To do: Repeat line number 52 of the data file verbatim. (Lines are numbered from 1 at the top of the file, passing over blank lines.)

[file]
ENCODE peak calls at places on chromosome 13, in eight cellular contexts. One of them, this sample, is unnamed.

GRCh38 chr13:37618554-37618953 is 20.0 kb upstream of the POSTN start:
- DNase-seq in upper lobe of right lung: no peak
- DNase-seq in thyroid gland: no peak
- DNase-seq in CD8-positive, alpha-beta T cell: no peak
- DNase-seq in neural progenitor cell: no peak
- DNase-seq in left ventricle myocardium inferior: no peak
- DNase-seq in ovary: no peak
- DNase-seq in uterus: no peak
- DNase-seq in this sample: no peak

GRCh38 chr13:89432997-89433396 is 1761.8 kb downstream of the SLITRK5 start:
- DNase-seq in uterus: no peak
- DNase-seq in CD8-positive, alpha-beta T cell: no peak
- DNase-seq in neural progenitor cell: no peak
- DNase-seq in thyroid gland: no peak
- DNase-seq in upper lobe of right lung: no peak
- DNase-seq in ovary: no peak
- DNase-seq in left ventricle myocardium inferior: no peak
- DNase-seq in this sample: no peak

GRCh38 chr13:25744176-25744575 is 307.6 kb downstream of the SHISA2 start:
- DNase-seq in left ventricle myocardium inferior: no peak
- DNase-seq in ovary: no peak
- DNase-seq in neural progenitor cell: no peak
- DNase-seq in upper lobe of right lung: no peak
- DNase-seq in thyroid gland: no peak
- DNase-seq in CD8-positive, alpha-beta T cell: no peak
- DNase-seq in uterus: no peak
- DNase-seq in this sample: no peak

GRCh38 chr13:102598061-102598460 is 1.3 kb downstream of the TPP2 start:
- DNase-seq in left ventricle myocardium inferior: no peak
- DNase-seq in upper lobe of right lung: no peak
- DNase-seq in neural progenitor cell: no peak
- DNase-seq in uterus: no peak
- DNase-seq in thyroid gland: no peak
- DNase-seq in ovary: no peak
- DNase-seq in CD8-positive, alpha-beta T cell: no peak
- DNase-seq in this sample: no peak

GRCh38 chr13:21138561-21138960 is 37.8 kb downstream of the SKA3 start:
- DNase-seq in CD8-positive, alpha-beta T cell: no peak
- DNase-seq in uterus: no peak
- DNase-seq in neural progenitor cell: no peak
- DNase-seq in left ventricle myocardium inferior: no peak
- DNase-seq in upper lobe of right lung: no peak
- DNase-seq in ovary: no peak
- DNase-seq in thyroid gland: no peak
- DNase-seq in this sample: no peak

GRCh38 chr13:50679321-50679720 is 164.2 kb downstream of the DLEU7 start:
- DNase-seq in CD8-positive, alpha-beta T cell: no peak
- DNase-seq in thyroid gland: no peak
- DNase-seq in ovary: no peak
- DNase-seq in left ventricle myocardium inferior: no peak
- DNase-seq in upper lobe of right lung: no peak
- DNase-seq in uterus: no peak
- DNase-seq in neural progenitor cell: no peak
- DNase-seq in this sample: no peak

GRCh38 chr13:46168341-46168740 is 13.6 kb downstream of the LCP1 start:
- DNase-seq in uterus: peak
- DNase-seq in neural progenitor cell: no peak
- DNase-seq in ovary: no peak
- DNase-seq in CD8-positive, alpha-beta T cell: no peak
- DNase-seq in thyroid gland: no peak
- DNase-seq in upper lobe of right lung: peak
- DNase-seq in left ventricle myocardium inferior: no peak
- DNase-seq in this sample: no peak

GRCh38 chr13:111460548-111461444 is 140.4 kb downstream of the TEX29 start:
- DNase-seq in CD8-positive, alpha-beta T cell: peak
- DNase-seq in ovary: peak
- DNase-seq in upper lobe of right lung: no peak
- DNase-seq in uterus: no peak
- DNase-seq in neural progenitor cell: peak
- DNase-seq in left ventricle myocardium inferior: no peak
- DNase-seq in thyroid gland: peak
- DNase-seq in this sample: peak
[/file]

- DNase-seq in upper lobe of right lung: no peak